Tunisia's injury concerns could derail underdogs at the start

The 2018 World Cup is just over a month away and all 32 teams are preparing in earnest for their shot at the trophy in Russia. ESPN FC is previewing every team ahead of the opening game on June 14. Find all 32 teams here.

Who they are

Captain: Aymen Mathlouthi
Manager: Nabil Maaloul
Nickname: The Eagles of Carthage
FIFA Rank (as of April 12, 2018): 14

How they qualified

Tunisia were drawn into arguably the most favourable of the five African qualifying groups, with the Democratic Republic of Congo representing their sternest rivals. They took 10 points from their four matches against Libya and Guinea, memorably thumping the latter 4-1 in Conakry, but the group was ultimately settled during their double-header against the Leopards.

Tunisia were outplayed for large spells in the first match in Rades, but snatched a 2-1 backs-against-the-walls triumph, and then hit the Congolese with two goals in two second-half minutes in Kinshasa to steal a 2-2 draw. The two matches were evidence of their resolve and ability to bounce back -- two qualities that should serve them well in Russia.

Biggest strength

Tunisia are ostensibly a team without stars, but they boast several excellent midfielders who should be well placed to hold their own against Belgium and England in their opening two fixtures. The trio of Ferjani Sassi, Mohamed Amine Ben Amor and Ghaylen Chaaleli offer balance, discipline and energy in the heart of the park, and will ensure that Tunisia remain competitive.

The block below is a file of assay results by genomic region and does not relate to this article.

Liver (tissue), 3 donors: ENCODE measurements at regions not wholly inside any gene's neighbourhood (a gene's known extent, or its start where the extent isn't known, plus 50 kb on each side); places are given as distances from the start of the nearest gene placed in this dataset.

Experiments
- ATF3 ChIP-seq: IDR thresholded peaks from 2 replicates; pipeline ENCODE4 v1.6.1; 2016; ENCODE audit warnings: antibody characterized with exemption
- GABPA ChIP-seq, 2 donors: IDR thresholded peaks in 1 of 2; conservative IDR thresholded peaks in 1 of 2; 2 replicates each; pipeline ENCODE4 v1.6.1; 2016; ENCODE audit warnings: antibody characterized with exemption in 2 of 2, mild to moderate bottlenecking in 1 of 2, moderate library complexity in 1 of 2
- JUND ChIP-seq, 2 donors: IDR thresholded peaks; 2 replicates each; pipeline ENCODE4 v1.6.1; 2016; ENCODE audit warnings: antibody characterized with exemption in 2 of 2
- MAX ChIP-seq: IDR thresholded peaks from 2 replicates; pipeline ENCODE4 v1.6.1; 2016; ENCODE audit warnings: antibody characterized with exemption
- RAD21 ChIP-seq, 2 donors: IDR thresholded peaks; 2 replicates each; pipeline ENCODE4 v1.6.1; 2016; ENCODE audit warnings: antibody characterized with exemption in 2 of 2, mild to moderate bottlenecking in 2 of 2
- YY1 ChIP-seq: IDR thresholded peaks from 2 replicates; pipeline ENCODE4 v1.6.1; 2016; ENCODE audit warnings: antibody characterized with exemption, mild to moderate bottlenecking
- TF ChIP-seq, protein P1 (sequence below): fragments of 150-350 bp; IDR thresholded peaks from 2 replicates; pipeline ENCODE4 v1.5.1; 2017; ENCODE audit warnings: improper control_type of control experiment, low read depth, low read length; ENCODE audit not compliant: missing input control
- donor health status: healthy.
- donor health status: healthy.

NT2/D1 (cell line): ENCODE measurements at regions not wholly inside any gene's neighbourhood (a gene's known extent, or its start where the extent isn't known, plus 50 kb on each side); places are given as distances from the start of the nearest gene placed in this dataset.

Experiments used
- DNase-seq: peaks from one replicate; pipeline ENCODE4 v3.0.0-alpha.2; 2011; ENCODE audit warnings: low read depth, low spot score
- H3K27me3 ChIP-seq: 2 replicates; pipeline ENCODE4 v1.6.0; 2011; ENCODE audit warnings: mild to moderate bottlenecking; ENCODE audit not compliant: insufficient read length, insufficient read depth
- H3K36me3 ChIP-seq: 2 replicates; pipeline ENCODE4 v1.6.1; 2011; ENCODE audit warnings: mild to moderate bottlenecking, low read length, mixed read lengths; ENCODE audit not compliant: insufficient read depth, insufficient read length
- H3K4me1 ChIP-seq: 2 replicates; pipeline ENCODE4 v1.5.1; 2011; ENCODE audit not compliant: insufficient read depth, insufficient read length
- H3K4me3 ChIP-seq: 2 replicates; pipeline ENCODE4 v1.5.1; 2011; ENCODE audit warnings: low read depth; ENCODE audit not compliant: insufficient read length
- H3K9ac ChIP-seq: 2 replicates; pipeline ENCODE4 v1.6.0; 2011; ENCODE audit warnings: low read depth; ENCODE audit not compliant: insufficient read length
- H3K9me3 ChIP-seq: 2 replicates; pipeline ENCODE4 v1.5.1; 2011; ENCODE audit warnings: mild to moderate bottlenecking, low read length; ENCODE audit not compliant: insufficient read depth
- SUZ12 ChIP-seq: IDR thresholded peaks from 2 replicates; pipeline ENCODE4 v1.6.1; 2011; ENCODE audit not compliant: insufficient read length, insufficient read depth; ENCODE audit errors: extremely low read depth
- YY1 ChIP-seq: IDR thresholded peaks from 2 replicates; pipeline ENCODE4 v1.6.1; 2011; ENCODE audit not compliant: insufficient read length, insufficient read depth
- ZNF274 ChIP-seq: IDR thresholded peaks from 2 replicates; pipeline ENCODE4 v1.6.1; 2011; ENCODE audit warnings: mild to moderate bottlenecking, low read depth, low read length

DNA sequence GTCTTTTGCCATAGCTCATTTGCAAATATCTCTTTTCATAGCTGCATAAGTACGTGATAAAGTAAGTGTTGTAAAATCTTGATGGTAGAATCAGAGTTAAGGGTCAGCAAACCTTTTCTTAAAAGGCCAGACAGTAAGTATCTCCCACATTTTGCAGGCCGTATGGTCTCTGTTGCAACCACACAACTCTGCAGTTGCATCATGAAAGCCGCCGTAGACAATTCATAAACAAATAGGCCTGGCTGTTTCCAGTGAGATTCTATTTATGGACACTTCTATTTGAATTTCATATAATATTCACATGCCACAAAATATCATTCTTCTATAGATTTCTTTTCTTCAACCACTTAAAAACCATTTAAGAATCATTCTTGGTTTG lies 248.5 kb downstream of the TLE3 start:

They are a workmanlike bunch, but as they demonstrated in their recent qualifying victories, they will be disciplined and tenacious in protecting the backline. Wahbi Khazri and Naim Sliti offer a touch of class, a goal threat in the final third and decent set-piece delivery.

Biggest weakness

Tunisia netted 11 goals in qualifying, but they were twice frustrated by a limited Libya side, only scoring once -- a Khazri penalty -- over 180 minutes. The loss of Youssef Msakni, the top scorer in the current set-up, is both a bitter personal blow for the player and denies Tunisia arguably their chief goal threat.

The erratic forward netted a memorable hat trick in a scintillating evisceration of Guinea during the qualifiers, and it's hard to imagine Fakhreddine Ben Youssef or Taha Yassine Khenissi enjoying similar inspiration. Injury problems for Chaalali, Ben Amor and the influential Ali Maaloul are also concerns for Tunisia's coaching staff as the World Cup approaches.

Star player

Wahbi Khazri may have flopped in England with Sunderland, but back on loan in France with Rennes, he has continued where he left off in Ligue 1. The talented playmaker has nine goals so far, demonstrating the kind of form that saw him linked to the Premier League originally, and relishes representing his country.

He was shortlisted for this year's Marc-Vivien Foe Award and the threat he offers cutting in from the left, or from set pieces, will be a key weapon for Tunisia if they're to cause an upset in Russia.

Projected XI

What the local media says

"Fitness and form are serious problems. Beyond the absence of Youssef Msakni, which is denying the Tunisia team a key attacking asset, a major uncertainty weighs on other players, physically and psychologically, in an unenviable situation." -- Hassen Mzoughi, Kapitalis


Tunisia aren't a bad side, boasting a strong midfield and several exciting attacking talents. However, as soon as the draw was made, their chances of reaching the knockout rounds appeared slim. There aren't too many tougher opening fixtures for any side at the World Cup than England and Belgium, and Tunisia could already be out by the time they meet Panama in Saransk in their final fixture.

The prognosis already looked bleak before a litany of injuries hit the squad and Msakni was ruled out, and it remains to be seen whether the likes of Maaloul, Chaalali, Rami Bedoui and Ben Amor could be replaced if they fail to make it back it time.